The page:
Time again for another edition of S-Tier Songs, where I highlight the best of the best. For more info and the list of entrants so far, head here.
Today it’s really simple – the first song on the first album from heavy metal’s first band. In the spirit of convenience, the group chose to name their band, song and album all the same thing.
Black Sabbath – Black Sabbath
Let’s just lead with this thought – imagine hearing this for the first time in 1970 when it came out.
Seriously – I know the 1960’s were a golden age of music and had divergent offerings from all around, but think about hearing this in 1970 for the first time.
The bells, the thunderstorm, then that RIFF. No matter what else Black Sabbath had, it has always been the riffs of Tony Iommi, the absolute god of heavy metal guitar, that made this band what it was. And the riffs in this song were the noted birth of heavy metal in general and specifically doom metal.
This was just other-worldly and I can’t imagine what it would have been like to hear it without context upon release. People can always point to Cream as a boarding ramp for Sabbath and heavy metal, but Cream didn’t tread this ground. And any other precursor to heavy metal – Hendrix, Mountain, Steppenwolf, whoever else – wasn’t here.
And I didn’t hear this until 1990. I was 13 and got a home stereo system for Christmas, I snagged this and several other classic albums on cassette to break in my system. Hell, I’d heard Ozzy solo but I hadn’t really dug into Black Sabbath. Even hearing it as a dumb kid 20 years after it first hit was a mind-altering experience. I knew Sabbath were regarded as the founders and masters of the metal I was getting die-hard into, but I didn’t know it was like this.
Everything is just so ominous – the opening riffs, the barely-there presence of Bill Ward’s drums and Geezer Butler’s bass, and Ozzy Osbourne’s haunting vocals. In lockstep with the lyrics that paint this dark and dismal picture, it is just something straight from Hell.
This dirge goes on for over four minutes, then things kick into high gear. Iommi offers a higher tempo riff, Bill and Geezer join in at full volume, and Ozzy wails away through the descent into Hell. The last minute lets Iommi head out on a solo and the band slamming along in a dissonant yet perfectly coherent mess. Heavy metal was born.
It can be said that the song, and by extension the band, was blues music mutated into a volatile concoction. Black Sabbath were a blues band named Earth before changing gears, and blues music has influenced every notable Western music movement around. It would only stand to reason that there’s a pretty direct line from the blues to this godawful, Satanic wailing. And, as Sabbath would showcase on the rest of their debut album, it was a very direct line without much padding inbetween.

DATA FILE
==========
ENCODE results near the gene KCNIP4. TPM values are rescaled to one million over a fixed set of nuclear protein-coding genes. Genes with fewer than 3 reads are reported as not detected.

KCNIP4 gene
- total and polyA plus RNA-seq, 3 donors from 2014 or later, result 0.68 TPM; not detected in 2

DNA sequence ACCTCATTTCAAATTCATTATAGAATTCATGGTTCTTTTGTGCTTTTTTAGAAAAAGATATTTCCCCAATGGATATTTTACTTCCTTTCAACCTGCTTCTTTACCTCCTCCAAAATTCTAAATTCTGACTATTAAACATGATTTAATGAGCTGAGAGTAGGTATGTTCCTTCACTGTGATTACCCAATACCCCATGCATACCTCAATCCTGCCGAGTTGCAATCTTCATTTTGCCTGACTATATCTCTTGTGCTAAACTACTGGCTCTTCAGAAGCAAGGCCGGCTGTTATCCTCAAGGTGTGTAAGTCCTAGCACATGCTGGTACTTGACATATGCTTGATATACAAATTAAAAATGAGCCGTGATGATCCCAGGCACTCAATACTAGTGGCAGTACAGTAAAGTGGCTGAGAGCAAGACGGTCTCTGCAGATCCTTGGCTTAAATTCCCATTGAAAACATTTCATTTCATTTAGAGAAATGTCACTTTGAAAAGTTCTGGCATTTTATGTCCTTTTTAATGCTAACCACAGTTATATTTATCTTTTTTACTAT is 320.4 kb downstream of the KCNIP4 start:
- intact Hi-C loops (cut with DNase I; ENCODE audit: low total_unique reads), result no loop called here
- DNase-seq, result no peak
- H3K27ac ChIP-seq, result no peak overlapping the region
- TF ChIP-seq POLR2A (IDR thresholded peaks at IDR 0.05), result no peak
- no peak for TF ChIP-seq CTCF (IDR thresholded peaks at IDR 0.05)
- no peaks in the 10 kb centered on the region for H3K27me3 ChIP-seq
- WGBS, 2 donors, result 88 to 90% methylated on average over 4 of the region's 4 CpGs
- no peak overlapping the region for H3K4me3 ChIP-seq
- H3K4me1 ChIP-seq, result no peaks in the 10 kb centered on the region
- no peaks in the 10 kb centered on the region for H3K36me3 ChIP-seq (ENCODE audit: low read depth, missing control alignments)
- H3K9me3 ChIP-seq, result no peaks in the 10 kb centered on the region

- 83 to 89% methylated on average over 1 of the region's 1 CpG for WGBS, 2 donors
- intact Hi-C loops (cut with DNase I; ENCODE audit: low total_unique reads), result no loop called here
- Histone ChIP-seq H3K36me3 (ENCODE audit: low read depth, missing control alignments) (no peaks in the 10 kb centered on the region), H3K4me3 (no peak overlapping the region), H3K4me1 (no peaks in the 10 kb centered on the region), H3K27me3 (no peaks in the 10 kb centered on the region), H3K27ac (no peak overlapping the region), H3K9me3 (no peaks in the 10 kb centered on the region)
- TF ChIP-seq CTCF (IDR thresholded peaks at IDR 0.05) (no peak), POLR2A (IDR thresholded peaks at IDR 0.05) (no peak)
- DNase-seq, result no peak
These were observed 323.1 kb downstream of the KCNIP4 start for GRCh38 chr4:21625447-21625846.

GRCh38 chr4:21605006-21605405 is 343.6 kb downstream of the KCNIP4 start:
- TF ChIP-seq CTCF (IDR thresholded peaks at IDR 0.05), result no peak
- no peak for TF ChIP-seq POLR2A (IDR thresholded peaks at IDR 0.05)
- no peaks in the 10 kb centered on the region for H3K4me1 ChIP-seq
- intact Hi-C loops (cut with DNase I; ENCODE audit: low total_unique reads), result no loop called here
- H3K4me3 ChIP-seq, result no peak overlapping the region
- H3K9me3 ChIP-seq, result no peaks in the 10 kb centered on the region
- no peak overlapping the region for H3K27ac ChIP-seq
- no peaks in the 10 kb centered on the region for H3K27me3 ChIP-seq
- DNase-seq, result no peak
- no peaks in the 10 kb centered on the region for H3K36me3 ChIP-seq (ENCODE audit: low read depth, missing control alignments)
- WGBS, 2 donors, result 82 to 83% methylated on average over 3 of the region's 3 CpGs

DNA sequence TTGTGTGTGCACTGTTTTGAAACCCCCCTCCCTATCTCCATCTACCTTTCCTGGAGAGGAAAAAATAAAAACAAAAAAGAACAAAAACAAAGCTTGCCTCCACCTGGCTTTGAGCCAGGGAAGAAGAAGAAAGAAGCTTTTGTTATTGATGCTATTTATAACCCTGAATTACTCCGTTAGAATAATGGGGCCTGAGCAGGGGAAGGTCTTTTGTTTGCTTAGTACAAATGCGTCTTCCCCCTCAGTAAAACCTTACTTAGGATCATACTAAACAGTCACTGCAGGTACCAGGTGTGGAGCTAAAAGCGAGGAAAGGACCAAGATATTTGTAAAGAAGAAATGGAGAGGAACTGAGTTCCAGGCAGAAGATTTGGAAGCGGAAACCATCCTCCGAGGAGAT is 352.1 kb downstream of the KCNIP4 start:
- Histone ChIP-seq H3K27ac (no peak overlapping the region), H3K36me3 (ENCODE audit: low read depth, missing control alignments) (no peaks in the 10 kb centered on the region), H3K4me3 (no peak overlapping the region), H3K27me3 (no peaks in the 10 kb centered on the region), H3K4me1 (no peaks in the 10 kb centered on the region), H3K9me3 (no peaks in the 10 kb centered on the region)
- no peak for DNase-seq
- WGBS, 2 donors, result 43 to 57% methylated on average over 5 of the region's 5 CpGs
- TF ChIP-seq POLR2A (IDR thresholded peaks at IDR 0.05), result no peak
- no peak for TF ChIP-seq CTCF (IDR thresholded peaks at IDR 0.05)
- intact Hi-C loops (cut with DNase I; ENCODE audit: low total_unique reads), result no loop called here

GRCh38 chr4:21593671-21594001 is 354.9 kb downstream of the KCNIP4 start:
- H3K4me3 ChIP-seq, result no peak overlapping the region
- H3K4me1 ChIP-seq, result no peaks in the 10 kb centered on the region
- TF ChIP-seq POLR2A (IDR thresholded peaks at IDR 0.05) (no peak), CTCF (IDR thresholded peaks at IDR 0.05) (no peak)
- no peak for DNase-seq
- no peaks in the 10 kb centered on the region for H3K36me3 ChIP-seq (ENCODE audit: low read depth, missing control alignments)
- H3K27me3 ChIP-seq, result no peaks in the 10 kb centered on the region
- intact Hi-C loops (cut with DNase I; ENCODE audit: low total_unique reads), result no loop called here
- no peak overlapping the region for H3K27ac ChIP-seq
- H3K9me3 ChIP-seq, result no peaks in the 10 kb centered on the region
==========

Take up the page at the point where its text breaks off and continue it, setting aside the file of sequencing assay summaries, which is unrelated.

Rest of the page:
But, this isn’t the blues. This is not the music of the Mississippi Delta – this is the cacophony of life in industrial hell, aka Birmingham, England in the postwar 20th Century. Heavy metal was born there and would continue to flow out of there for decades beyond.
The lyrics behind Black Sabbath are dark and occult-based. The tale behind the lyrics is both stark and amusing. It has been told both by Ozzy Osbourne and Geezer Butler in various places, by Geezer in the liner notes to Sabbath’s 1998 live album Reunion and Ozzy’s 2010 biography I Am Ozzy. The gist is that Geezer had an occult phase and decked his apartment out in all black and with spooky decorations. Ozzy, a noted thief at this point in life, lifted a book about the occult and gave it to Geezer. Geezer woke up from a nightmare and saw a figure in black pointing at him. Geezer went to throw the book away but it had vanished. He swore off the occult and relayed the tale to Ozzy, who penned the lyrics to the song. Combine it and the legendary Iommi riffs, and a whole new thing was born.
Sabbath would go on to further and refine the heavy metal template the same year with Paranoid. But the song Black Sabbath especially would also lead to a new subset of metal down the road. Bands like Saint Vitus, Candlemass, Pentagram, Witchfinder General and Trouble would take what Sabbath established and make some memorable (and depressing) metal. Crushing dread via riff and vocal would be its own subgenre.
Why is this an S-Tier song?
Purely on its own, Black Sabbath is a crushing, haunting work that communicates dread and despair in a way not heard before its time. It is also the beginning of an entire movement in music that happens to be my favorite and is a highlight in a long catalog produced by the world’s most important and influential heavy metal band.
2 thoughts on “S-Tier Songs, Vol. 12”
I agree, this song helped kick off what we now love as heavy metal.
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Like you, I heard this song very late. Though I understand it’s importance in the Metal canon as there was nothing really like it back then, it’s a pretty standard cut. I prefer what Randy does with the riff in Over The Mountain, just before his solo.
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